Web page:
Reader Sean Robbins just alerted me to some weird stuff that went down two nights ago in San Diego, and it relates to something that came up in my ESPN column last week, so I want to spend some time with it today.
It all started with two outs in the top of the 5th, when Padres starter Clayton Richard had a few buttons come undone on his jersey. To his credit, he recognized the problem right away and fixed it. Only problem is, he botched it (additional images here).
Richard got the final out of the inning on the very next pitch, so that should have been that. But his spot in the order was due to lead off the bottom of the inning, so he grabbed a bat a strode up to the plate with his buttons still askew (additional screen shots here). After he struck out and returned to the dugout, someone must have alerted him to his problematic placket, because he looked shipshape when he went out to pitch the top of the 6th.
Meanwhile, in that very same game, Giants starter Matt Cain was sporting a Pedro porthole.
All of which leads me to a question that came up toward the end of last week’s ESPN column: Why do baseball jerseys have buttons? Wouldn’t pullovers make more sense, or at least zippers? It’s a bit of a conundrum for me, because I think buttons look snazzier (and we all enjoy seeing little snafus like the one being showcased here today), but I also believe in form following function, and I see no functional utility to a button-front jersey. I only see buttons coming undone, balls getting lost inside jerseys, unsightly gaps in the placket, team logos that look like crap as they cross the divide, and related problems. What do you folks think? What about Under Armour’s solution, which is to provide two functional buttons at the top and then have non-functional ornamental buttons down the length of a faux placket? I confess that I kinda like this — you can’t even tell that the buttons are just there for show, and you avoid all the problems presented by a real button-front placket.
Incidentally, in that same game, the first letter of Matt Cain’s NOB was floating a bit high. And the following night (i.e., last night), Eugenio Velez came up to the plate in the 12th inning sporting a look that gave new meaning to the term “pajama-style.” As the Giants announcers pointed out, it looked like he thought the game was over and had already started to take off his uniform. Velez, you may recall, has already been at the center or one major jersey story this season, so he’s on a roll.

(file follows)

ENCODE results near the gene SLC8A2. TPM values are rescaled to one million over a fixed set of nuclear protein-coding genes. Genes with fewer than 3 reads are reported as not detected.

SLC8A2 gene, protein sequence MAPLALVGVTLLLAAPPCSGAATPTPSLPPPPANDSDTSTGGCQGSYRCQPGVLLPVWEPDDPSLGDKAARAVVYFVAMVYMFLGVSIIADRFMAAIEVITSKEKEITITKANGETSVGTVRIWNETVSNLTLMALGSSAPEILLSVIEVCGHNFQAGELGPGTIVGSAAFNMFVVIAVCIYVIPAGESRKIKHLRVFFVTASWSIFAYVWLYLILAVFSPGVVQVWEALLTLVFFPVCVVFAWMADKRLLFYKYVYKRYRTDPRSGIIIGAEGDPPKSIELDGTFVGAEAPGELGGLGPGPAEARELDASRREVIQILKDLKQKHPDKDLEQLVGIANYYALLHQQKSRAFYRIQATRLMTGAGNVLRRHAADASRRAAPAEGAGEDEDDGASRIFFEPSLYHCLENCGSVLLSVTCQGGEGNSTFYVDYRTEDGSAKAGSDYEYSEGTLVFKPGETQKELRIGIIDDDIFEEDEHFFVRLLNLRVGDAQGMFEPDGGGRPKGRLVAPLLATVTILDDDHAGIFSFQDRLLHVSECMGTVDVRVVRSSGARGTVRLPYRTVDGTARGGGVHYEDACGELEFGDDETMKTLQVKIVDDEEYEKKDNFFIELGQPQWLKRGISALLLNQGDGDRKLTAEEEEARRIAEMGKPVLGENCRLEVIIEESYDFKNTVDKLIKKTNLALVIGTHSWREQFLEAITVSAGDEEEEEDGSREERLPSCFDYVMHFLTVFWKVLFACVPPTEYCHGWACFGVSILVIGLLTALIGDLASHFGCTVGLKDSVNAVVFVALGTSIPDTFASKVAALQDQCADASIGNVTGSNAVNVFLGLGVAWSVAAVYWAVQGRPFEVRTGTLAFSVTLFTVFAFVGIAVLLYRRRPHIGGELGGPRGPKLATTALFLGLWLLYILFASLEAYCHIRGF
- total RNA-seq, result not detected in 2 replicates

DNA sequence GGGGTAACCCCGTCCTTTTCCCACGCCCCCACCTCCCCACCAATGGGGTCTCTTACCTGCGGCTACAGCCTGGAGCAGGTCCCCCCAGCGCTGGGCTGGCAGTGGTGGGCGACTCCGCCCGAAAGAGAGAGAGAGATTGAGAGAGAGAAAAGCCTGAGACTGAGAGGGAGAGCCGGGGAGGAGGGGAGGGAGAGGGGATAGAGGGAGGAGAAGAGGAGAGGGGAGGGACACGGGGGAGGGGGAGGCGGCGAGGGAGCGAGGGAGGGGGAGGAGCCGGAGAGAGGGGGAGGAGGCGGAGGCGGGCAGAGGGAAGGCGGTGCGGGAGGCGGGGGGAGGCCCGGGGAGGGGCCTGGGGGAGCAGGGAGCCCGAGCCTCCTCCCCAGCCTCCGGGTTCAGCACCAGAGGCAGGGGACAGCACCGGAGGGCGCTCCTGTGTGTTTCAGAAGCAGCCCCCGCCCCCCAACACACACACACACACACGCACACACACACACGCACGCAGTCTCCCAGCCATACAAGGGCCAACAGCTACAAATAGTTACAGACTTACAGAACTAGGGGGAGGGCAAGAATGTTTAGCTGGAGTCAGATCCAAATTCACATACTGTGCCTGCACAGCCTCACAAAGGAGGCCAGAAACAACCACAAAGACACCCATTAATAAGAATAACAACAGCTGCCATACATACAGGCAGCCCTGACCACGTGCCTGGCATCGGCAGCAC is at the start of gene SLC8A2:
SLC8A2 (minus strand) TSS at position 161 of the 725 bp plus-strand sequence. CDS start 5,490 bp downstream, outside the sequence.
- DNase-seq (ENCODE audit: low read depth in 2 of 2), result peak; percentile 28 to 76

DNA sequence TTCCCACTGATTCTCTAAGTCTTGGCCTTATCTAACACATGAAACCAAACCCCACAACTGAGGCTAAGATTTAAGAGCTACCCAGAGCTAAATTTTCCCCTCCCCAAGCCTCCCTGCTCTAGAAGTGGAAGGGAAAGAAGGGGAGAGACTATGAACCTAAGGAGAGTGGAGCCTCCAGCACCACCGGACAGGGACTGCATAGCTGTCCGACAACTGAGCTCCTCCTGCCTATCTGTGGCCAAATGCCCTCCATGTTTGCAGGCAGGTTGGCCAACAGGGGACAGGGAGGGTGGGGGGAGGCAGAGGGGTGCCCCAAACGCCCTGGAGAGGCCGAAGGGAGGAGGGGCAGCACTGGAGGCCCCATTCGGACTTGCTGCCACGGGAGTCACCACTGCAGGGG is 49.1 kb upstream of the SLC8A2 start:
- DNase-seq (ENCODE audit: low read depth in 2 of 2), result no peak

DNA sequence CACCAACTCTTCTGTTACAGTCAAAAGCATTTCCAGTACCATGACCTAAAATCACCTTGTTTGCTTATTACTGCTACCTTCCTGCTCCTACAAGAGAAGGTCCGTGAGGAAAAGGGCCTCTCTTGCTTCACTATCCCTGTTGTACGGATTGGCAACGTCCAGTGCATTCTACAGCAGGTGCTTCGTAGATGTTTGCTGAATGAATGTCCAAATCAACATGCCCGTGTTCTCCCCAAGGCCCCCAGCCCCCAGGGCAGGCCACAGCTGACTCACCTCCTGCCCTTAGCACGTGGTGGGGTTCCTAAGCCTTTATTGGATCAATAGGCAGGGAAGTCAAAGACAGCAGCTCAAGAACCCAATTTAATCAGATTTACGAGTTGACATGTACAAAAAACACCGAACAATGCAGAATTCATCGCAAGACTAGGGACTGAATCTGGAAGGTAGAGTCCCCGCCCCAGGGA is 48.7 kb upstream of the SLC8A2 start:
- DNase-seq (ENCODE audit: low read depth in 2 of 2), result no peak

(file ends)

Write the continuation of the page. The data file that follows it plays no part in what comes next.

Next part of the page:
Uni Watch News Ticker: Speaking of button-related problems, you know how the Phils’ jersey insignia sometimes looks like it has an extra l? Ross Bergman has made a DIY T-shirt version of that phenomenon, which I think is pretty brilliant. He’s also done lots of other DIY stuff. “It’s not all sports-related, as I’ve made stuff for friends and family who aren’t into sports too much, but it all comes from a love for uniforms,” he says. “Most of the work I make with felt, but I’ve also done some with tackle twill. It’ll be cool to see what people in the Uni Watch community think of it.” ”¦ Oh man, how awesome is this old Levi’s ad (great find by Ryan Connelly). ”¦ Hahahahahaha (with thanks to Clint Yarborough). ”¦ According to the “News of the Day” section near the top of this article, Colorado football is going NNOB this fall (with thanks to Matthew Robins). ”¦ Uni Watch’s favorite table tennis player, Naomi Yotsumoto, now has her own line of trading cards. “You can even get a card with some her costume (with real sweat, hopefully not) and the rubber of her table tennis racket,” says Jeremy Brahm. ”¦ Several soccer-related items from Jeremy Richardson: a new logo for Bundesliga; a video clip about the U.S. equipment managers; and — the real prize — a great site devoted to World Cup player portraits. ”¦ Here’s the oldest swatch-inclusive baseball uniform catalog I’ve ever come across. It’ll no doubt end up selling for way more than I’m willing to spend, but it’s still exciting just to see the photos. ”¦ Really wonderful video clip about a small NYC tailor’s shop here. Highly recommended. ”¦ Wanna get absolutely nothing done today? Check out — if you dare — this astonishingly good site of old photos (blame Kirsten). ”¦ The new “Flannel of the Month” blog entry from Ebbets Field has a really interesting story about Rube Waddell. ”¦ We’ve talked a bit lately about the baseball centennial logo, and now Bruce Menard has found it lurking in an unusual place — check it out. That’s Commissioner Landis buying the first set of baseball centennial stamps from the U.S. Postmaster General in Cooperstown on June 12, 1939. “Dig the centennial caps they’re wearing!” says Bruce. “I’ve never seen that before. I’ve also attached a pic of what those stamps looked like and a First Day Issue letter with a peculiar version of the centennial logo — looks like the Japanese rising sun!” Great stuff, and here’s an additional note: The caption to that photo refers to Landis not just as Commissioner but as “High Commissioner,” which sounds disturbingly close to grand poobah or imperial wizard or something. ”¦ Matt Ryburn sent along some scans from this book about ballparks. Among the highlights: great cartoons about Dodger Stadium and Shea; a really tremendous early shot of the Big A; patriotic marching formations by the St. Louis Browns and Washington Senators; Mary Ebbets raising the flag — with spectacular sweaters in the background — at the opening of Ebbets Field in 1913; and one more shot of the Astrodome grounds crew. ”¦ Best flocked-helmet photo ever. Even better, that’s Roy Face, who was a pitcher (great find, Phil).